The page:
“What you see here today is a travesty,” Congressman Joaquín Castro declared to a small, hushed crowd.
Castro was speaking to former U.S. military members gathered at Bunker House, a shelter in Tijuana that was founded by Hector Barajas to support those who have suffered experiences similar to his: deportation to Mexico after serving in the U.S. Army. A dozen or so of them had just related their plights to Castro and seven other members of a Congressional delegation — all Hispanic representatives from Texas, California, Arizona and other states.
Such people “should not be subject to deportation,” Castro went on. “Unfortunately there are hundreds if not thousands of veterans who have been dealt that exact fate.”
Bunker House, in existence since 2004, has recently received attention from the American Civil Liberties Union and some sympathetic U.S. representatives, which, after a flurry of Memorial Day demonstrations and attendant publicity, culminated in the June 3 visit.
“These representatives from the Hispanic Caucus have been very supportive,” said Bunker House founder Barajas gratefully. “One of them who visited, Vicente Gonzalez, mentioned our situation to President Trump during a dinner, although Trump has not followed up. Some of them met with [Secretary of Homeland Security] General Kelly after the visit. Also, Congressman Raúl Grijalva introduced HR 1405, which would allow deported veterans to return and get permanent resident status, and it is moving forward with 57 co-sponsors so far, all of them Democrats.
“So we are getting somewhere,” he said, adding that meanwhile, the survival of Bunker House is “month to month” and dependent upon donations.
Deportation of military members after honorable discharge is a little-understood phenomena. An immigration lawyer, Margaret Stack, reported on National Public Radio that immigrants have been joining the military since 1775 and that this was considered a fast track to citizenship. And the ACLU and NBC News recently reported that about 24,000 non-U.S. citizens were serving in the armed forces, many wrongly believing they would automatically receive citizenship afterward. (However, another source mentions that 100,000 military veterans have been naturalized since 2002.)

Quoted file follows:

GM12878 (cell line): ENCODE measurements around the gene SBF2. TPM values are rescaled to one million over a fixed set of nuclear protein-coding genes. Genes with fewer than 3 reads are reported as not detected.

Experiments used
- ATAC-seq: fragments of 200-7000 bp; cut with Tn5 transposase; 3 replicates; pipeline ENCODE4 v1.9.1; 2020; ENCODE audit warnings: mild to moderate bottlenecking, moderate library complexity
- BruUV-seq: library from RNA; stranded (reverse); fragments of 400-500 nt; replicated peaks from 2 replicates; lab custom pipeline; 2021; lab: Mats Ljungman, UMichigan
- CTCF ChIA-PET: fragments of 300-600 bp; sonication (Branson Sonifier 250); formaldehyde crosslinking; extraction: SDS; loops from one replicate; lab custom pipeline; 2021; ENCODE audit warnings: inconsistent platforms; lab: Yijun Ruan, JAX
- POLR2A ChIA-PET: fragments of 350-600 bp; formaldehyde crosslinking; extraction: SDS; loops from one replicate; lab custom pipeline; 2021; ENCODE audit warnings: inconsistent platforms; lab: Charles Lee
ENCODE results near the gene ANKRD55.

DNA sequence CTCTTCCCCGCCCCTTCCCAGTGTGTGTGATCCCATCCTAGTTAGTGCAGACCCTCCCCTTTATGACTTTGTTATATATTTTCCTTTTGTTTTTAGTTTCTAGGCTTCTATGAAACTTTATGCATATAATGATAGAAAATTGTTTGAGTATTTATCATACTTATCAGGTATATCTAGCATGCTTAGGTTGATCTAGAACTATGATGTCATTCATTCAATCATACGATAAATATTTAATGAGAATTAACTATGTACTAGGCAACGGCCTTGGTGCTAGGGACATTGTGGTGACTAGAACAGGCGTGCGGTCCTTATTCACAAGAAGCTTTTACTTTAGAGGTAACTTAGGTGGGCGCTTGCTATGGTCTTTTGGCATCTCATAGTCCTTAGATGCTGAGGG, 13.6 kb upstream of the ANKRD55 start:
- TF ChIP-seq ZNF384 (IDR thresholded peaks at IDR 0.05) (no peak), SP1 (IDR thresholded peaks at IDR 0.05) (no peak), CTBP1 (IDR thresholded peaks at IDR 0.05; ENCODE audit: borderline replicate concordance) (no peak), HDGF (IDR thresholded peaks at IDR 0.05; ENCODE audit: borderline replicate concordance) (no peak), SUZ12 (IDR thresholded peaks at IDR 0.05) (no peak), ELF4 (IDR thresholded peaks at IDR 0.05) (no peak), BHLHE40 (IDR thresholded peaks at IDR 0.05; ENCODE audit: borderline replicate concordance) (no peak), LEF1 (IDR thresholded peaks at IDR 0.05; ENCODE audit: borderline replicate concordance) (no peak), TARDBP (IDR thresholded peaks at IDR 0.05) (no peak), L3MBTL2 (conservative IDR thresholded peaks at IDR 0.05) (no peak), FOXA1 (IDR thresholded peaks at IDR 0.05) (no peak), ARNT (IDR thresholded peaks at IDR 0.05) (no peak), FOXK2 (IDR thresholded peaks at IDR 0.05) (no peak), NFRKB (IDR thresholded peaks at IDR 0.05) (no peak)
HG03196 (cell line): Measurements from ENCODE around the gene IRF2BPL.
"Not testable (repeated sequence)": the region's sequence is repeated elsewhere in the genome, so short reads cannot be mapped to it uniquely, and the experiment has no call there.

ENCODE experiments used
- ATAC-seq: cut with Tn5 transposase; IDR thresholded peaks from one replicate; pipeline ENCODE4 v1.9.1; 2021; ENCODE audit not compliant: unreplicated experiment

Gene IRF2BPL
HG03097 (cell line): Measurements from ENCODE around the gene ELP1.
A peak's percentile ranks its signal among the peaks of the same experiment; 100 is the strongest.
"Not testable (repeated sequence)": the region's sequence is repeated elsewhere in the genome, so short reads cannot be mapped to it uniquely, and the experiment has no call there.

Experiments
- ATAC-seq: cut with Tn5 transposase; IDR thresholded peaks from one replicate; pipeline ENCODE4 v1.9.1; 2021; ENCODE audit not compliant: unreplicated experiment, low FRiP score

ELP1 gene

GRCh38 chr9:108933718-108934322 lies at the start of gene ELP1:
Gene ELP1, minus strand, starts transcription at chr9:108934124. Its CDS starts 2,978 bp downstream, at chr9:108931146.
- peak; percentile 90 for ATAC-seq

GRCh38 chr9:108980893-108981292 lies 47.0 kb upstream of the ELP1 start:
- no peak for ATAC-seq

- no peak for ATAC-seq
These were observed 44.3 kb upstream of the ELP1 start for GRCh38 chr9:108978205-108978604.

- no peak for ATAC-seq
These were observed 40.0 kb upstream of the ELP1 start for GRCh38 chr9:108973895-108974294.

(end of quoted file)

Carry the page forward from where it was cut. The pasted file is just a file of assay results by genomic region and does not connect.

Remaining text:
The ACLU report goes on to state that more than 200 non-citizen veterans have been deported, many to Mexico. The reason is normally a brush with the law, often for immigration
related offenses (for example, using false documents to enlist) or drug offenses (often related to addiction and stress disorders that can follow military experiences).
For example, one deportee, Bunker House founder Barajas himself, after over five years in the 82nd Airborne Division and an honorable discharge in 2001, tried to get help for drug and alcohol problems and was later sent to prison for involvement in a shooting in Los Angeles. Despite his military service, upon Barajas’s release, authorities dropped him off at the Mexican border and waved goodbye.
Similarly, Robert Salazar, who happens to be the Tijuana pastor to whom Barajas sends deported veterans for help with addiction, served in the U.S. Marines, got hooked on drugs, had a robbery conviction and then, as a non-citizen, was unceremoniously booted out of the country by sheriffs at 3 a.m. in the morning.
Thirtyish Daniel Torres, another veteran who has been assisted by Bunker House, might be classified as a “dreamer”—his Mexican parents overstayed a visa and left him documentless. A fake birth certificate, enlistment in the Marines, service in Iraq, an honorable discharge and an almost comedic sequel (including the French Foreign Legion and not including any criminal conviction) eventually saw him deported to Tijuana (by France). Now Torres is optimistic that he may become the first deportee to get U.S. citizenship.
“Anybody willing to risk their life for their country, the United States” should not have to face deportation, Castro underscored during the delegation’s visit to the Tijuana shelter.
His press secretary emphasized that, besides HR 1405, Hispanic Caucus members recently introduced several bills focused on the problem and more are coming. These bills would improve the Veterans Affairs crisis hotline, make sure service members are aware of their naturalization options, help identify non-citizen veterans, including deported ones, and improve their treatment by various government agencies such as prosecutors and hospitals.